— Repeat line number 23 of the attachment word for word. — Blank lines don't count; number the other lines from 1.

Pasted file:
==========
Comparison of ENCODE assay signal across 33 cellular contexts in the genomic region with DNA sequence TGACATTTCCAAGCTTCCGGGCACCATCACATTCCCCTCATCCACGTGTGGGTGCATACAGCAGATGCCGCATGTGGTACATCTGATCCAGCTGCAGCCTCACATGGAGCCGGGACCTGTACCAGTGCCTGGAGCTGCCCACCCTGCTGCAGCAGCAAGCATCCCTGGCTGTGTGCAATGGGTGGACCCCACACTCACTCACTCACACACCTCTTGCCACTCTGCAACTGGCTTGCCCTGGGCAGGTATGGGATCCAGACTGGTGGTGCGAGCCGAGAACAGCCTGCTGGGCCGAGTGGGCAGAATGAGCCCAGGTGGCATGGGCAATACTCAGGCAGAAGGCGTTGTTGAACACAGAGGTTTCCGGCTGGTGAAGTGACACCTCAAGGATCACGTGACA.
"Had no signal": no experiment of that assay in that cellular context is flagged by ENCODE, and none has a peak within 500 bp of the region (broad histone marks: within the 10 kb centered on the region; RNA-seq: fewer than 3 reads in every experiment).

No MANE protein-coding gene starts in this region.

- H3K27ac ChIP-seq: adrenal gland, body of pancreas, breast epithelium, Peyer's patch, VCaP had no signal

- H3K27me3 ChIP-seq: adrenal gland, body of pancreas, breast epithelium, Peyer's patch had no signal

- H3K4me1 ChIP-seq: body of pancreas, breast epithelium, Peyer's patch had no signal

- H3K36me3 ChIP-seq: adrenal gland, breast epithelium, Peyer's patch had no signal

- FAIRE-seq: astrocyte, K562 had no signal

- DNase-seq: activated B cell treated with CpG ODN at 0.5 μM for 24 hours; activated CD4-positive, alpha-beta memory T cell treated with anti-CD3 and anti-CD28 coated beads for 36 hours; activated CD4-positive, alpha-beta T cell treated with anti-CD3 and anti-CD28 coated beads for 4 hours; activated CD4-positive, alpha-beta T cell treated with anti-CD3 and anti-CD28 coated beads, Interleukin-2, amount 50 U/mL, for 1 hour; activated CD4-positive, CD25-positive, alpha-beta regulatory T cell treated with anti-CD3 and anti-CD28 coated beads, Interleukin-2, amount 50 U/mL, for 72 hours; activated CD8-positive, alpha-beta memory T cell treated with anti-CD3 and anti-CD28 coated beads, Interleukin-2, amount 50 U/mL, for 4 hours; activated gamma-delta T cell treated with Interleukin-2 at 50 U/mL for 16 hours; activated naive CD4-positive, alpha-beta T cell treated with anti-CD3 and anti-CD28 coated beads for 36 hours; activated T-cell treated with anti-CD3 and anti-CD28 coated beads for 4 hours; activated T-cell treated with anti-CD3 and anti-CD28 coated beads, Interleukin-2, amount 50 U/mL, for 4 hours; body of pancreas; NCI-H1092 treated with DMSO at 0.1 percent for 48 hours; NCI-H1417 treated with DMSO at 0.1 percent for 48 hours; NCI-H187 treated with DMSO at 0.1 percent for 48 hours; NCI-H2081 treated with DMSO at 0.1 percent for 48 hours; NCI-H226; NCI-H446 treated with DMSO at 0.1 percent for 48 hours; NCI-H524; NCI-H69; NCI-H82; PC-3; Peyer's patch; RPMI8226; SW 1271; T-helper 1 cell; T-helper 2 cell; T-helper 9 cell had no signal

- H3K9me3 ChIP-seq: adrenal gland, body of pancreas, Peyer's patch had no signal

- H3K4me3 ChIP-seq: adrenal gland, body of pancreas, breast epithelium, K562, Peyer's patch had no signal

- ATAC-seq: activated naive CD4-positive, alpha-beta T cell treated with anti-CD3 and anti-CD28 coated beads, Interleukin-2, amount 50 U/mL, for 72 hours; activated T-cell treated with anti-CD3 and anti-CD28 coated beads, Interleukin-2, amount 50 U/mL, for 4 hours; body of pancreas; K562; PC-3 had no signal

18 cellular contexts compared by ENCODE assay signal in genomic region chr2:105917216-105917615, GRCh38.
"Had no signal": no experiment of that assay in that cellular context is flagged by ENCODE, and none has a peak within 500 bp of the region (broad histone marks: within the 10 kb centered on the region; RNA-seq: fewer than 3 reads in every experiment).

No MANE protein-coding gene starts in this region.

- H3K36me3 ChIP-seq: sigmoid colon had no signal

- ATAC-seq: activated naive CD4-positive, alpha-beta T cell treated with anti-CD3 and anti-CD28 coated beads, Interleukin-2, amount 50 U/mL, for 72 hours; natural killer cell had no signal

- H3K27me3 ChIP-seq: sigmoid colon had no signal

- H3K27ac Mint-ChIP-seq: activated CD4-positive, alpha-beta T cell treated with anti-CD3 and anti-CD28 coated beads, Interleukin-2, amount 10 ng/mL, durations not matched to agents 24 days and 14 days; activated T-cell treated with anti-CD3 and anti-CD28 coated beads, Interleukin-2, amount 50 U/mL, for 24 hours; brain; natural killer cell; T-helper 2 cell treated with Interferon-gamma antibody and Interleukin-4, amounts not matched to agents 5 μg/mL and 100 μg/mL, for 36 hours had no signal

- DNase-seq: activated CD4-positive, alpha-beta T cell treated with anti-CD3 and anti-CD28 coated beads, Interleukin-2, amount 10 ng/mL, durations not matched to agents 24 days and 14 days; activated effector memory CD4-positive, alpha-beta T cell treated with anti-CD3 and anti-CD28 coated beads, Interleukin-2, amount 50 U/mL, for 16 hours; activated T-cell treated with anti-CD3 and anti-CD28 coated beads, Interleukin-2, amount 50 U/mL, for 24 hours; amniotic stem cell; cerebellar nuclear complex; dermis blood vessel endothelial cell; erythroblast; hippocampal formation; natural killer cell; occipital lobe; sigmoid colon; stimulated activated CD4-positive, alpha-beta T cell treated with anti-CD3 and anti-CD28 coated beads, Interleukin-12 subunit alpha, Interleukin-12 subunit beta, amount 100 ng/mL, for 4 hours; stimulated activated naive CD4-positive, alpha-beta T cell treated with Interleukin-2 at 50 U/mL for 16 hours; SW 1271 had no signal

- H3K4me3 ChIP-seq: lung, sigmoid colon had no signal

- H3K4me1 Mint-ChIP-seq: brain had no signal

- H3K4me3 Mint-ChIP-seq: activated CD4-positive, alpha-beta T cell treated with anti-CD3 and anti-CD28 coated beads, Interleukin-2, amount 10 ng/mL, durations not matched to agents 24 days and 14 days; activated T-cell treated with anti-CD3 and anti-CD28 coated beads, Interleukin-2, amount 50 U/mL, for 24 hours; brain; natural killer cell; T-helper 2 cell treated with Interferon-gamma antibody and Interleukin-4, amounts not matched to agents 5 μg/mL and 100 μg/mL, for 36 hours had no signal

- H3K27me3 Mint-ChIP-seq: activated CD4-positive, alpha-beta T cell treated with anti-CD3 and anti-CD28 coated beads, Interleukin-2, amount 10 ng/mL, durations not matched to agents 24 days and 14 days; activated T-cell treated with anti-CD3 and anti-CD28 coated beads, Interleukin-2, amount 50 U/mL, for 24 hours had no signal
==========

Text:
- H3K4me3 Mint-ChIP-seq: activated CD4-positive, alpha-beta T cell treated with anti-CD3 and anti-CD28 coated beads, Interleukin-2, amount 10 ng/mL, durations not matched to agents 24 days and 14 days; activated T-cell treated with anti-CD3 and anti-CD28 coated beads, Interleukin-2, amount 50 U/mL, for 24 hours; brain; natural killer cell; T-helper 2 cell treated with Interferon-gamma antibody and Interleukin-4, amounts not matched to agents 5 μg/mL and 100 μg/mL, for 36 hours had no signal